What Are You Willing To Sell Your Soul For?

Blurring the Lines tells the story of Thomas, a driven young actor struggling to break into the entertainment industry in LA. Thomas’ conservative Amish heritage and his overwhelming desire to succeed continuously collide. His success, his survival and his soul, are at stake as he struggles to determine his life’s purpose.

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Blurring The Lines Is CLEARLY A Great Read!

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The Blog

Things Aren’t Always What They Seem

Things Aren’t Always What They Seem

Have you ever looked at a situation and after awhile see the same problem with a new understanding?     Two traveling angels stopped to spend the night in the home of a wealthy family. The family was rude and refused to let the angels stay in the mansion’s guest room. Instead the angels were given a small space in the cold basement. As they made their bed on the hard floor, the older angel saw a hole in the wall and repaired it. When the younger angel asked why, the older angel replied,“Things aren’t always what they seem.” The next night the pair came to rest at the house of a very poor, but very hospitable farmer and his wife. After sharing what little food they had the couple let the angel sleep in their bed where they could have a good night’s rest. When the sun came up the next morning the angels found the farmer and his wife in tears. Their only cow, whose milk had been their sole income, lay dead in the field. The younger angel was infuriated and asked the older angel how could you have let this happen?” The first man had everything, yet you helped him“, she accused.“The second family had little but was willing to share everything, and you let the cow die.” “Things aren’t always what they seem,” the older angel replied. “When we stayed in the basement of the mansion, I noticed there was gold stored in that hole in the wall. Since the owner was so obsessed with greed and unwilling to share his good fortune,I sealed...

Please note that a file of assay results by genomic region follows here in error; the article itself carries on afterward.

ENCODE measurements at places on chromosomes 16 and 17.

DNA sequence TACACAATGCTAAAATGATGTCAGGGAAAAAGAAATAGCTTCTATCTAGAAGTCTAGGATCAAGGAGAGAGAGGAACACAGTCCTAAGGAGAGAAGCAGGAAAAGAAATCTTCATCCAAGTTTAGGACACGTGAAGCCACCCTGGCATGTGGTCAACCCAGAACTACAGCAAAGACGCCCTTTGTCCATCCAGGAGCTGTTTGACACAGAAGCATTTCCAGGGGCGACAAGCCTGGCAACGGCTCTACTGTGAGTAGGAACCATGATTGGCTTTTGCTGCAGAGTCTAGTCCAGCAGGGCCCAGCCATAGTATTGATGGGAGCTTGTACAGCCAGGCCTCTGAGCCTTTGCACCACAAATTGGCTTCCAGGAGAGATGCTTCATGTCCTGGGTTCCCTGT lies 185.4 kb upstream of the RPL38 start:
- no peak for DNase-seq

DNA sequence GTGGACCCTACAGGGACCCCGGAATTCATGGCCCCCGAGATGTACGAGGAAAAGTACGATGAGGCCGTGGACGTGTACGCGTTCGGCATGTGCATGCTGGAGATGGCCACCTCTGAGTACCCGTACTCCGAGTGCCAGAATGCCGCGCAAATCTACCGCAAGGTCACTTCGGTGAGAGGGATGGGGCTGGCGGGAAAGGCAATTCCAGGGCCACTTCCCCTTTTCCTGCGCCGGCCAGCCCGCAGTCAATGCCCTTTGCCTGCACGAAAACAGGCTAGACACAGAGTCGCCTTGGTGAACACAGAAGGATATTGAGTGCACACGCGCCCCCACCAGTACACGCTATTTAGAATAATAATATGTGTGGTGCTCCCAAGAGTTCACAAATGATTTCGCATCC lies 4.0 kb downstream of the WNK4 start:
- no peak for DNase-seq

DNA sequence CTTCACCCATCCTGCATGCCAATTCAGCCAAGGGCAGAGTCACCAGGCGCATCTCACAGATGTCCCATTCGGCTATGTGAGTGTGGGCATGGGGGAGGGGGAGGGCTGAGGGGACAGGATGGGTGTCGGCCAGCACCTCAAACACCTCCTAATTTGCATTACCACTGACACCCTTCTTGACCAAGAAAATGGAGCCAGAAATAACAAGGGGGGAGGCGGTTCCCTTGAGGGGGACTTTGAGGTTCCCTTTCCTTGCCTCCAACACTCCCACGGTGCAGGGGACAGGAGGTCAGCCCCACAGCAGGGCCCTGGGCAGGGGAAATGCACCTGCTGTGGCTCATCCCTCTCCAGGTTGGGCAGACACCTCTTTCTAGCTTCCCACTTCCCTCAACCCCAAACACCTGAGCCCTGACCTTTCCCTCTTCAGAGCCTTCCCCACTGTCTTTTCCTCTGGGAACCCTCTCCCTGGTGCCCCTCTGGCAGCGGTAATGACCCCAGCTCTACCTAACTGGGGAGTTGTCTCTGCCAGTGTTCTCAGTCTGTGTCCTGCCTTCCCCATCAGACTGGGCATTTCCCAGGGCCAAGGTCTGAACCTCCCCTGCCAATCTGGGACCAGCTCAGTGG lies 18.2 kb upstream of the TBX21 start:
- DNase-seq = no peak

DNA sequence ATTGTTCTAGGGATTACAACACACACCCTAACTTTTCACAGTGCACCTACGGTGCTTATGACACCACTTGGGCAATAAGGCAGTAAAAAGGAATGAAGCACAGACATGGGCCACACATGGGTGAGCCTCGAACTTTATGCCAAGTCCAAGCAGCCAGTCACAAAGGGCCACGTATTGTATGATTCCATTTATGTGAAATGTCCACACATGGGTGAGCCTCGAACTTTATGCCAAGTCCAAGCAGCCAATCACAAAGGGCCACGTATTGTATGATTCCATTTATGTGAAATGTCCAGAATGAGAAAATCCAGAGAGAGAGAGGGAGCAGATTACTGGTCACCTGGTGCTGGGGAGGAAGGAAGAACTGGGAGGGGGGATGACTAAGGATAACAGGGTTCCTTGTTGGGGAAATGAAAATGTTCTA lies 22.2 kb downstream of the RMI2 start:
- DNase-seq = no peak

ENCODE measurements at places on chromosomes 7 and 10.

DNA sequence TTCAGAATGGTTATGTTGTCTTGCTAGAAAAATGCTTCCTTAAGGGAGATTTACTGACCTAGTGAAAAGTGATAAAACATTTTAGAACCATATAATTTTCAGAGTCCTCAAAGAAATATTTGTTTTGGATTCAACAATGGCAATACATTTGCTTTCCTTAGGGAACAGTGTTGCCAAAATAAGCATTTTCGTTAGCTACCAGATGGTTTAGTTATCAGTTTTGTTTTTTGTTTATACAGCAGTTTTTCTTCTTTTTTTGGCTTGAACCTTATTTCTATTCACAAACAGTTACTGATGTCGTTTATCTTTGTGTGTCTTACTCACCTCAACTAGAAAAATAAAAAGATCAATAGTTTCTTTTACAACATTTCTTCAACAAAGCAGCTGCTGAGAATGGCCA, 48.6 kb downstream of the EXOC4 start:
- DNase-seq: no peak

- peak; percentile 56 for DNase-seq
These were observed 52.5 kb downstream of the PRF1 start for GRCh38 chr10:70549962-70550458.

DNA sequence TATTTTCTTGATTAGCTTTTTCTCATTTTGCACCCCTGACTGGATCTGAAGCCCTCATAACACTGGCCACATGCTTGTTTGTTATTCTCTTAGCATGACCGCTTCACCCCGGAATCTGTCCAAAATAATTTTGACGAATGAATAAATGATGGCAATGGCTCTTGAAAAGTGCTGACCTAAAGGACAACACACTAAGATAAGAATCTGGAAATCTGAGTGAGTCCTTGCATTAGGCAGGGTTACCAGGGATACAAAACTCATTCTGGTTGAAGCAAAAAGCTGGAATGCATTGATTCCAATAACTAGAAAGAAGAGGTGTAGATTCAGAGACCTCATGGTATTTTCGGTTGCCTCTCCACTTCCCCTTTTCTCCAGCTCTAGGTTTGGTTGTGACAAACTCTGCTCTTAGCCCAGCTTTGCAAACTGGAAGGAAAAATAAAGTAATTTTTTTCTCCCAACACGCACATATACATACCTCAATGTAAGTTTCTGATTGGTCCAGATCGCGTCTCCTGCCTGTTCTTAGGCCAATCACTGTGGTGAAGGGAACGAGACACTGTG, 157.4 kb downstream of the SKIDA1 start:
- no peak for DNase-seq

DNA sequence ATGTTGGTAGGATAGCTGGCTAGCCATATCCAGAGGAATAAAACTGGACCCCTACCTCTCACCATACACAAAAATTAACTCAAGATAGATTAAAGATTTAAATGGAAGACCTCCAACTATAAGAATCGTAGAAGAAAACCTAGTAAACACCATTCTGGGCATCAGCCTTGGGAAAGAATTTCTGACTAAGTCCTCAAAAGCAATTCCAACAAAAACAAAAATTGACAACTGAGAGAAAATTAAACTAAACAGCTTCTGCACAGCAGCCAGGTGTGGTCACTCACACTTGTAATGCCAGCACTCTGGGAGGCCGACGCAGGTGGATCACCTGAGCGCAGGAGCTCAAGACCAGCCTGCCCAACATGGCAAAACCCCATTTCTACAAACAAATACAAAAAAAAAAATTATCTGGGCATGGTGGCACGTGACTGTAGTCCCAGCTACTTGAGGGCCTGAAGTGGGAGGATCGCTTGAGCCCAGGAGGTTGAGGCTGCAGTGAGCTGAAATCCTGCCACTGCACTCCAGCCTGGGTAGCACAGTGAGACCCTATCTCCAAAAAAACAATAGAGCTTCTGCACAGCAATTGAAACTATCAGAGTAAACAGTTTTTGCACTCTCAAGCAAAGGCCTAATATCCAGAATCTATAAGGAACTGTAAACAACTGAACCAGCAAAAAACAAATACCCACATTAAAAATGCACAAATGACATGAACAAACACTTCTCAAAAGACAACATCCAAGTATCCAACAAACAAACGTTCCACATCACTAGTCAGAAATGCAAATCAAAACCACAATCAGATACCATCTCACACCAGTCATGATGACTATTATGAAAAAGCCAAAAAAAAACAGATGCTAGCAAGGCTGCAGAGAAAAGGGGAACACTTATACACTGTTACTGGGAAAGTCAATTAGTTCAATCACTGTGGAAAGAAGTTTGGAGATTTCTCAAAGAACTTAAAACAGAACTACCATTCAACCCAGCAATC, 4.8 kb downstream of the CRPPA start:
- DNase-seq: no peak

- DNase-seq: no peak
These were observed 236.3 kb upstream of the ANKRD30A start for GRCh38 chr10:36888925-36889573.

8 Things People Do That Make Their Life Miserable

8 Things People Do That Make Their Life Miserable

I think we are all guilty of standing in our own way from time to time, but did you know that a lot of people do things that actually make their life miserable? I am not talking about making unwise decisions.  I am talking about the things people do unintentionally or sub-consciously. Here Is Some Free Advice On Life Below I have outlined 8 of these things that if you do them will definitely make your life miserable.  Read them, know them, and then make sure you never do them. 1. When you get a compliment, dismiss it and the person saying, ”Oh no, it wasn’t much.” 2. When you complete a task, always find things you should have done differently. 3. Work as hard as you can never taking time for play and enjoyment because you know when you get to heaven, God is going to say,”You didn’t work enough.” 4. When you complete a project, don’t take time to enjoy the accomplishment, moving right into the next task. 5. Think only of yourself because you know that’s what it is all about anyway. 6. Tell yourself your value as a human being is in what you accomplish and all the material things you can accumulate. 7. Don’t spend time on relationships because you have work to do.  And finally if that doesn’t make you miserable this will…. 8. Focus on the things you don’t have rather than the things in your life you do have. If you want to move from misery to miracles, do the opposite of everything I have listed here. Author Bessie Stanley wrote...